I came across artist Sonya Paz’s work as I was wine tasting at el Sol Winery in Livermore, Calif. I was instantly attracted to the jaunty and bright labels adorning the bottles of vino. The contrasting, primary colors matched the vibe of the winery: sunshine, rolling hills and fun – very California. I took a business card home, checked out the site for Sonya Paz Inc. and was immediately impressed with her talent and versatility. A painter primarily, Paz shows her work at her gallery in Campbell, Calif., but she’s also carved out a business as a designer, licensed her artwork to businesses and special events as well as lent her creations to merchandise such as coasters and jewelry. Paz prides herself on being a working artist, and her pieces are inspirational to anyone with pop art on the brain.
Paz started painting in the ’90s while working in the high-tech community of Silicon Valley – she says she would come home from work, wrangle up her children and then paint while watching television to relax. “I painted what appealed to me and what I liked,” Paz told me. “I was connected to artsy folks because I worked for Adobe. I started networking and would hear people liked [my paintings], so I started showing at open studios and coffeehouses.” Paz says painting was a fun hobby for the first few years. But when her Adobe group disbanded in 2002, she figured, “If I can do full time what I’ve been doing part time, I’ll be happy.”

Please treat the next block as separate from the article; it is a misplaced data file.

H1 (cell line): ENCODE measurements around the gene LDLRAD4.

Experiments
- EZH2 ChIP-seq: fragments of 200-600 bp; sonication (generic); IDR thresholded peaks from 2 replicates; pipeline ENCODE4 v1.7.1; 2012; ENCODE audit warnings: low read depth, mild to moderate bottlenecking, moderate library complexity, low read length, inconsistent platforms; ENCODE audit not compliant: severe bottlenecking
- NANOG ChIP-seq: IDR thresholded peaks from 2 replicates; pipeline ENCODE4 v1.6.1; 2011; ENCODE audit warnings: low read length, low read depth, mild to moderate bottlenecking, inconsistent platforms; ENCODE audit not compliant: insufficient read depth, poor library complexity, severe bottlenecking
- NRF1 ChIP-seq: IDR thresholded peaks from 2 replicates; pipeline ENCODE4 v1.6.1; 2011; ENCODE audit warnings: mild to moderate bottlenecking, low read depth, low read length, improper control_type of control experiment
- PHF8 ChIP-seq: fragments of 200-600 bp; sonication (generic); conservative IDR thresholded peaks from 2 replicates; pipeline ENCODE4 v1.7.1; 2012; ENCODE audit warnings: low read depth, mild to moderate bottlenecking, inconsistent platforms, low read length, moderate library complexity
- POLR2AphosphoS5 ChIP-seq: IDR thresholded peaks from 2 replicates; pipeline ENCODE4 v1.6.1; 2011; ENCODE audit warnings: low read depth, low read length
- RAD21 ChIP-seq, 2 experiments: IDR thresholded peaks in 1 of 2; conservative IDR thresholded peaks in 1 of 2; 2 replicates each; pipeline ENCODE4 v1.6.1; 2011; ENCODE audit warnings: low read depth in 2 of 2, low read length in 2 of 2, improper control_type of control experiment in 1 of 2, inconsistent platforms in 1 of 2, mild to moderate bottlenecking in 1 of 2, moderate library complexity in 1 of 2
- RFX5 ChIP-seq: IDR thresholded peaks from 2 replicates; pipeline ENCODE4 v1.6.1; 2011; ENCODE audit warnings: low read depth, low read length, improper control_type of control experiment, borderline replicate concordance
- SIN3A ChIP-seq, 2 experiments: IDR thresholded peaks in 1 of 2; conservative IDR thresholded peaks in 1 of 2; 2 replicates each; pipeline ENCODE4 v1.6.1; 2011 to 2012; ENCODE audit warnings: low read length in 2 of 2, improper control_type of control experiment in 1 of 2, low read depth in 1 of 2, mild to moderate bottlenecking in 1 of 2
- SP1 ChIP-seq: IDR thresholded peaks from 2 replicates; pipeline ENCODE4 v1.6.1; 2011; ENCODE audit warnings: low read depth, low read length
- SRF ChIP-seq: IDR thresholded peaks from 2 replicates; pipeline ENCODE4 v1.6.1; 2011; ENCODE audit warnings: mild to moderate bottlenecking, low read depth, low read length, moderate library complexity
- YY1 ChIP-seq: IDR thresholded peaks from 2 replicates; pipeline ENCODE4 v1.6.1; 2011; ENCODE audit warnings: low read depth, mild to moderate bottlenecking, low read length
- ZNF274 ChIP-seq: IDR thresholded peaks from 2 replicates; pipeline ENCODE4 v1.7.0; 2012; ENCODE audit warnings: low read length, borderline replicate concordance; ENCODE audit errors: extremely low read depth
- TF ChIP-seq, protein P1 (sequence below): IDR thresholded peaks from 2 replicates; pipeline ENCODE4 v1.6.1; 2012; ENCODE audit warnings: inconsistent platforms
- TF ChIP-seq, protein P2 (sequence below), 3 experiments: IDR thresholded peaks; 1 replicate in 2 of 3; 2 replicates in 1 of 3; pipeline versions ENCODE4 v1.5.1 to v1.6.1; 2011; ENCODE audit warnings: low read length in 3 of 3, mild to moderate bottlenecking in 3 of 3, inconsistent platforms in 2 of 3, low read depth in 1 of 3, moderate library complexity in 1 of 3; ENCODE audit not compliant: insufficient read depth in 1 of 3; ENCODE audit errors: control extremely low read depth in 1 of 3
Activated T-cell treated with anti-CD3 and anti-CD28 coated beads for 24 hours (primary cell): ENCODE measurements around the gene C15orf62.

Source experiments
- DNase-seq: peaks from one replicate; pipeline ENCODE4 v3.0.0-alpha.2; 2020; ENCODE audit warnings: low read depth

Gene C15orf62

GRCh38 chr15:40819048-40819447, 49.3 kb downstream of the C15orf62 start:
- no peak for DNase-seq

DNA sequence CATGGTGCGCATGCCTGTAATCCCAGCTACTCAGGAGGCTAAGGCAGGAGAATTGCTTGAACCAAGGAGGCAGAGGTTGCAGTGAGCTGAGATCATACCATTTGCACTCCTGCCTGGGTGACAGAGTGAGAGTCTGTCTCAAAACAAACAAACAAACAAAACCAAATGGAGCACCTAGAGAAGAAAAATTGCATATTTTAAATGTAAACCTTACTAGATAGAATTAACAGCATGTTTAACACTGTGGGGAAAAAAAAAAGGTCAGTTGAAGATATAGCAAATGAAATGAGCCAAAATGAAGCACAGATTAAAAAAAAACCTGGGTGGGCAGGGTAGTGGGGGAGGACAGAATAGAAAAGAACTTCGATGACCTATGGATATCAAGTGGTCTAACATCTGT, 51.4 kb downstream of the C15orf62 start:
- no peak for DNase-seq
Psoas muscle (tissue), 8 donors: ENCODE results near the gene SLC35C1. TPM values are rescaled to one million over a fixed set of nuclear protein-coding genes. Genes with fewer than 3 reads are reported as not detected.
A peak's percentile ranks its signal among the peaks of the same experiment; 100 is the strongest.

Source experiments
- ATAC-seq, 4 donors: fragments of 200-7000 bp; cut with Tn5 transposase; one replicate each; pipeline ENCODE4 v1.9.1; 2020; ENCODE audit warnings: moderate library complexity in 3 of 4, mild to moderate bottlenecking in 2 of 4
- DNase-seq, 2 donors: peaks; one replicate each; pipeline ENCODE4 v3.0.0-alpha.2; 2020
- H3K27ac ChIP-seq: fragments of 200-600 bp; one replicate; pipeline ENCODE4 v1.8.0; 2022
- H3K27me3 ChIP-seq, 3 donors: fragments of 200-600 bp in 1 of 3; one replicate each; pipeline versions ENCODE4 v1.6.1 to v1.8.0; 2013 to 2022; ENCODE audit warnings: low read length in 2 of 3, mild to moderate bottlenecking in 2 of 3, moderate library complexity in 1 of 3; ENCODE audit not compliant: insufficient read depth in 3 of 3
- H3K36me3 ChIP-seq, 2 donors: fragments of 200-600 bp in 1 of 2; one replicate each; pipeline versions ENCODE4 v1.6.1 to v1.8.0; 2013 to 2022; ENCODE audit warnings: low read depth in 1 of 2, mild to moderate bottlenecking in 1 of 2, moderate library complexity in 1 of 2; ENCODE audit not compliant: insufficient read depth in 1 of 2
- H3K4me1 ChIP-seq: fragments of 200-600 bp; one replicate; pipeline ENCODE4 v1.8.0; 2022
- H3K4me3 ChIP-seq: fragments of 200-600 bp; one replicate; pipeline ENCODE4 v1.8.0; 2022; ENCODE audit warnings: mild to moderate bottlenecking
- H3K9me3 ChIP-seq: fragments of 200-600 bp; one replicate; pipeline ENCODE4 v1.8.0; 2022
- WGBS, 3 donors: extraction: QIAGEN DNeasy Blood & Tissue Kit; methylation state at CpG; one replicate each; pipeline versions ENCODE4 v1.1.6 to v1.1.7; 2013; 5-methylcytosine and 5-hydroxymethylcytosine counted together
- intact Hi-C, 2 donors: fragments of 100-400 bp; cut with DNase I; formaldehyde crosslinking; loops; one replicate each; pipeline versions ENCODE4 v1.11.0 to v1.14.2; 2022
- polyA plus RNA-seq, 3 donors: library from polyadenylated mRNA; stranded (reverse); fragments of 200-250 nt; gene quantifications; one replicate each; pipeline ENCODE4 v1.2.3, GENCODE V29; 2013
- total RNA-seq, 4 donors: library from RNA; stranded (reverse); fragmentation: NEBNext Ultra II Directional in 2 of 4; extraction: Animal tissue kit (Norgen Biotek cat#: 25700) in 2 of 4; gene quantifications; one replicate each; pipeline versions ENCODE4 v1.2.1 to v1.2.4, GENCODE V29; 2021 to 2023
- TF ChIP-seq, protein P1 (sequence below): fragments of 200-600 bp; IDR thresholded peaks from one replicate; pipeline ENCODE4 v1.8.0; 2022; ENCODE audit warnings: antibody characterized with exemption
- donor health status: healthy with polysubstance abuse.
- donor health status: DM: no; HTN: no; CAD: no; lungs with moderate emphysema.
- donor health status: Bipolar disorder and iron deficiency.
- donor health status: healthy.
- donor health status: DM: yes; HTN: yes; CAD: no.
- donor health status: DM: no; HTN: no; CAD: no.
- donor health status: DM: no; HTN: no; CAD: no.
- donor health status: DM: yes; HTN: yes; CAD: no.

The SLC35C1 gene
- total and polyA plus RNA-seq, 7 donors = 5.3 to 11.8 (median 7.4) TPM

Looking past producing only paintings, Paz started selling greetings cards featuring her prints and through that developed the know-how to market other products. “My art lent itself well to greeting cards and prints and, eventually, much later, to watches,” says Paz, who admits it was a “huge” financial outlay to create products beyond paintings. Her advice to artists who want to make money off their creations? “Start with greeting cards.”
Soon Paz was attracting the attention of businesses, from cities to nonprofits, asking her for permission to use her images in their promotions. Paz realized it was sometimes more advantageous for both parties if she created brand-new works for posters, labels and other marketing materials. Not only that, but Paz learned something about marketing herself: “Sometimes I get more return on my investment when I donate the use of an image rather than charge a ton – a gazillion people are going to see this artwork. “I’ve sat back and seen too many artists see green rather than the practicality of giving to the community. The community is your friend!” she says.